Wolfgang Wagner

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Wolfgang Wagner

Wolfgang Wagner (30 August 1919 – 21 March 2010[1]) was a German opera director. He is best known as the director (Festspielleiter) of the Bayreuth Festival, a position he initially assumed alongside his brother Wieland in 1951 until the latter's death in 1966. From then on, he assumed total control until he retired in 2008, although many of the productions which he commissioned were severely criticized in their day. He had been plagued by family conflicts and criticism for many years. He was the son of Siegfried Wagner, who was the son of Richard Wagner, and the great-grandson of Franz Liszt.


His mother, Winifred Wagner (née Williams-Klindworth), was English. He was born at Wahnfried, the Wagner family home in Bayreuth in Bavaria. In addition to his elder brother Wieland (1917–66), he had an elder sister Friedelind Wagner (1918–1991), and a younger sister Verena Wagner (1920–2019).

During the 1920s Winifred Wagner was an admirer, supporter and friend of the Nazi leader, Adolf Hitler, who became a regular visitor to Bayreuth a decade before he assumed power in Germany. Wolfgang Wagner first met Hitler in 1923, when he was four years old, and the Wagner children were encouraged to call him "Uncle Adolf" or "Uncle Wolf" (his nickname). When Hitler became Chancellor in 1933, he showered favours on the Wagner family. Wolfgang was a member of the Hitler Youth but never joined the Nazi Party. He joined the German Army in 1939. During the Polish campaign he was severely wounded in the arm, and he was discharged as medically unfit in June 1940 (Hitler visited him in the hospital).[2]

Wagner married twice, to Ellen Drexel (1919–2002) and Gudrun Mack (1944–2007).[3] He has three children: Eva, born 1945, Gottfried, born 1947 and Katharina, born 1978.[4] He was reportedly estranged from his daughter Eva over control of the Bayreuth Festival,[5] while Gottfried, who has long been publicly critical,[6] and was banned from the family villa in 1975,[7] only learned of his father's death from media coverage.[7] According to Gottfried's autobiography Twilight of the Wagners: The Unveiling of a Family's Legacy (1997, English version: 1999), his father told him in the 1950s: "Hitler cured unemployment and restored worldwide respect for the German economy. He freed our people from a moral crisis and united all decent forces. We Wagners have him to thank for the idealistic rescue of the Bayreuth festival."[8]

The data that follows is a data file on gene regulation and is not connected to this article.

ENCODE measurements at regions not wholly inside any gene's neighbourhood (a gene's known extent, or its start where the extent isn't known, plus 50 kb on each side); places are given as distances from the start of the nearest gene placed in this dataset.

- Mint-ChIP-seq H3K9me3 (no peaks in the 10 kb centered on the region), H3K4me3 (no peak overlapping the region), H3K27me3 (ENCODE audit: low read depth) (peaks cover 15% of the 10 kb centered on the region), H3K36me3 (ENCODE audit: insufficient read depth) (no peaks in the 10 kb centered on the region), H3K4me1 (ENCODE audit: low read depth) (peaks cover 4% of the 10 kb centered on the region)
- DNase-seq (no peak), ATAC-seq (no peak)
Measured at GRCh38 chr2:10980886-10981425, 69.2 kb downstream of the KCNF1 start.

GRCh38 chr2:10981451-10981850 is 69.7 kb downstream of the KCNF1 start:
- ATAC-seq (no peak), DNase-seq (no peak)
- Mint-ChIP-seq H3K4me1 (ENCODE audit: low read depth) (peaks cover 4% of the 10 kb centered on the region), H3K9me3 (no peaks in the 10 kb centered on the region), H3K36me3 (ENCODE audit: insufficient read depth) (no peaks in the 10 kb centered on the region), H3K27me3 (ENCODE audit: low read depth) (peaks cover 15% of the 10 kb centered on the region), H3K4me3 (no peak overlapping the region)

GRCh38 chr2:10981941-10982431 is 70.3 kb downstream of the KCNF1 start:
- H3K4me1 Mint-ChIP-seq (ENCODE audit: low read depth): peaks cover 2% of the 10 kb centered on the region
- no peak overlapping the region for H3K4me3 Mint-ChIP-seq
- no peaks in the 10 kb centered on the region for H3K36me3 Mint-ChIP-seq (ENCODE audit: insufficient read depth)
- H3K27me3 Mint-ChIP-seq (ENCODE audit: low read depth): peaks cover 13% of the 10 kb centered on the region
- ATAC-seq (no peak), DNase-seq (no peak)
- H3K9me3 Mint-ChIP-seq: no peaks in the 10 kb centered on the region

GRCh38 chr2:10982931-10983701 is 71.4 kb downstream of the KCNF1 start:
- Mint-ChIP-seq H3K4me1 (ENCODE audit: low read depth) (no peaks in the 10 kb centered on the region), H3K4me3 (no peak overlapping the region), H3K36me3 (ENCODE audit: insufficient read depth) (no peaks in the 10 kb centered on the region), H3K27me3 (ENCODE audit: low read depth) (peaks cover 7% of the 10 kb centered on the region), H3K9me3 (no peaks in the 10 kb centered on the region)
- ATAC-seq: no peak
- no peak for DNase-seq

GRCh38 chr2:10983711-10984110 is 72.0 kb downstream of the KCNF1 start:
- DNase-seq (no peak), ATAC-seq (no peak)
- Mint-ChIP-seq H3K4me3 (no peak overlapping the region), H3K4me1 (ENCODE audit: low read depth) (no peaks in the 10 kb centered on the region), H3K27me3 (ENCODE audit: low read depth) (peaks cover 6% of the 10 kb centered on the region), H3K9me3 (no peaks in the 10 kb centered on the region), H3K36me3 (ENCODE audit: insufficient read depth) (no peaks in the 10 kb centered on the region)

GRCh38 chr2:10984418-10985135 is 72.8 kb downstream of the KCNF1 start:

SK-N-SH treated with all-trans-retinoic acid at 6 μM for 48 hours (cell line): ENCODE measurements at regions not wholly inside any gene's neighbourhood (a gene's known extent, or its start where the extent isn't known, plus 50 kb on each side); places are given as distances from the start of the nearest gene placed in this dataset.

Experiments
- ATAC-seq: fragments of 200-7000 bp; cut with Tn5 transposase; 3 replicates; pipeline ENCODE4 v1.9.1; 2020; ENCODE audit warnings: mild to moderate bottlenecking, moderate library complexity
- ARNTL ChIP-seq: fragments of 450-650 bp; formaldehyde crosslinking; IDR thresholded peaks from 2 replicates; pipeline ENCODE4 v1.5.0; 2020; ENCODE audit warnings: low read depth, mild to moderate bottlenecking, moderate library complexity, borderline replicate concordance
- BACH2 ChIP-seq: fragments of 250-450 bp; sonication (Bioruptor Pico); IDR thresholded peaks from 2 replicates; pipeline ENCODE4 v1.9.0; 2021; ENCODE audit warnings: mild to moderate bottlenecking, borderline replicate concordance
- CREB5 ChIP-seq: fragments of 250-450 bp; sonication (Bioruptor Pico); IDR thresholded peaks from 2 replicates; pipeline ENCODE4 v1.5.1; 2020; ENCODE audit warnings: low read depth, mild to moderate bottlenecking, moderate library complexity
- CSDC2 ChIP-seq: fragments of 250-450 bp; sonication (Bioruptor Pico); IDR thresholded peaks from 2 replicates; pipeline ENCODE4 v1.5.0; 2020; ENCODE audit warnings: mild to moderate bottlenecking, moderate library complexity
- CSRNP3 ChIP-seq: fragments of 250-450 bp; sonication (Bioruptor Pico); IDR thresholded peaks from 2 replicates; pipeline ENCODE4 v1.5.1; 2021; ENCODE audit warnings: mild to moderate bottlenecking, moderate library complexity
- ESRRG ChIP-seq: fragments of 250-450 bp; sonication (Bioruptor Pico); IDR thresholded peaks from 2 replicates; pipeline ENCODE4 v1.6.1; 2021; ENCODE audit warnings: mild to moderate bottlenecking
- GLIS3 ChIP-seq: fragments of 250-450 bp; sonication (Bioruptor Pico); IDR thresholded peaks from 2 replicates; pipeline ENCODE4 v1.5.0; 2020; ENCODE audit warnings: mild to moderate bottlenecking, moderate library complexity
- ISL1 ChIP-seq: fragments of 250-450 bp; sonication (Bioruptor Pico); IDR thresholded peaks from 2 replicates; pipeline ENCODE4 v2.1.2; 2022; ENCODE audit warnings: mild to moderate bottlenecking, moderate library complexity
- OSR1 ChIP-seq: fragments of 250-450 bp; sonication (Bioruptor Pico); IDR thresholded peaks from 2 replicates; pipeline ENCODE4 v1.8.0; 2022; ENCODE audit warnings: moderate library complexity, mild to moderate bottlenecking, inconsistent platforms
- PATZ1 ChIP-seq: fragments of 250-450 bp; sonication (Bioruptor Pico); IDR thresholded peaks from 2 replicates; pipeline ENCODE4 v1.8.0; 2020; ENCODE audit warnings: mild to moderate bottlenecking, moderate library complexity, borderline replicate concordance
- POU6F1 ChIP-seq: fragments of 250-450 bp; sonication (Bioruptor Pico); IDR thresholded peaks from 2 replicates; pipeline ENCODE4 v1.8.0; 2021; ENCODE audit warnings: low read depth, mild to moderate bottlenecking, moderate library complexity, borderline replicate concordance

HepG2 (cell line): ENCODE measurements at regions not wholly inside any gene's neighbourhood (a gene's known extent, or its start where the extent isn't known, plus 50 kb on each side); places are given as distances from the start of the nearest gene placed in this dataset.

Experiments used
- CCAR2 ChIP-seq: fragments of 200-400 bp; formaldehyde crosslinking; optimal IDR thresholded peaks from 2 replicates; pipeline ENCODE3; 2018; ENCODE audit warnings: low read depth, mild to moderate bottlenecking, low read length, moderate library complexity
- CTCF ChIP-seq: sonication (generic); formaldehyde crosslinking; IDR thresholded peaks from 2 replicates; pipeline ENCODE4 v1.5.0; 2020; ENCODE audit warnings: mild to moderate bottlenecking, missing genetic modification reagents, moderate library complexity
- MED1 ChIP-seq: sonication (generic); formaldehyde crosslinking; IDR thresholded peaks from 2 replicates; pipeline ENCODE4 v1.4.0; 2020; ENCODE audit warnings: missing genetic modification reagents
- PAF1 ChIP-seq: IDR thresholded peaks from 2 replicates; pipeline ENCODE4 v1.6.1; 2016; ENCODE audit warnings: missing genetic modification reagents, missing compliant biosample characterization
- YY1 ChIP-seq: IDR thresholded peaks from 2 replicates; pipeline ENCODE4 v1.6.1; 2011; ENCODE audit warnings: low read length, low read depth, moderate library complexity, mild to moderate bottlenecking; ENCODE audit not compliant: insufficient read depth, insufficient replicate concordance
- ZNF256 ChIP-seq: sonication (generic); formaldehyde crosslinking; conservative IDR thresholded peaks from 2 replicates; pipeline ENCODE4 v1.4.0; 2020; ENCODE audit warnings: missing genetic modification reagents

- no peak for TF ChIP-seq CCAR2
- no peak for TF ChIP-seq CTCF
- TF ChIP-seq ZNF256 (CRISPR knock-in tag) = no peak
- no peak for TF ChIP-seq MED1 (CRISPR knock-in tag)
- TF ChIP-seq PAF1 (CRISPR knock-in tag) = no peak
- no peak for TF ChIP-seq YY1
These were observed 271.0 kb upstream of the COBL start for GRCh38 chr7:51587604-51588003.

Eva was eventually named as his successor as the director of the Bayreuth Festival in conjunction with his preferred candidate, her half-sister Katharina, after the two women reached an agreement following the death of his second wife who was Katharina's mother.[9]


File:Wolfgang Wagner 2004.jpg
Wolfgang Wagner in 2004

Wolfgang worked with his older brother Wieland Wagner in 1951 on the resurrection of the Bayreuth Festival following Germany's defeat in the Second World War. Since that time, the festival has run on an annual basis. On Wieland's death in 1966, Wolfgang became the sole director of the festival and, under his directorship, the famous Bayreuth Festspielhaus underwent extensive renovations. He stepped down on 31 August 2008 when the year's festival had finished.[10]

Both brothers contributed productions to the Bayreuth Festival, but Wolfgang did not enjoy the same critical reception as Wieland did. Like his brother, Wolfgang favoured modern, minimalist stagings of his grandfather's works in his productions. As director of the festival, Wolfgang commissioned work from many guest producers, including innovative and controversial stagings such as the 1976 production of the Ring Cycle by Patrice Chéreau. However, he confined the stagings at the festival to the last ten operas by his grandfather that make up the Bayreuth canon established under the direction of his grandmother Cosima Wagner.[citation needed]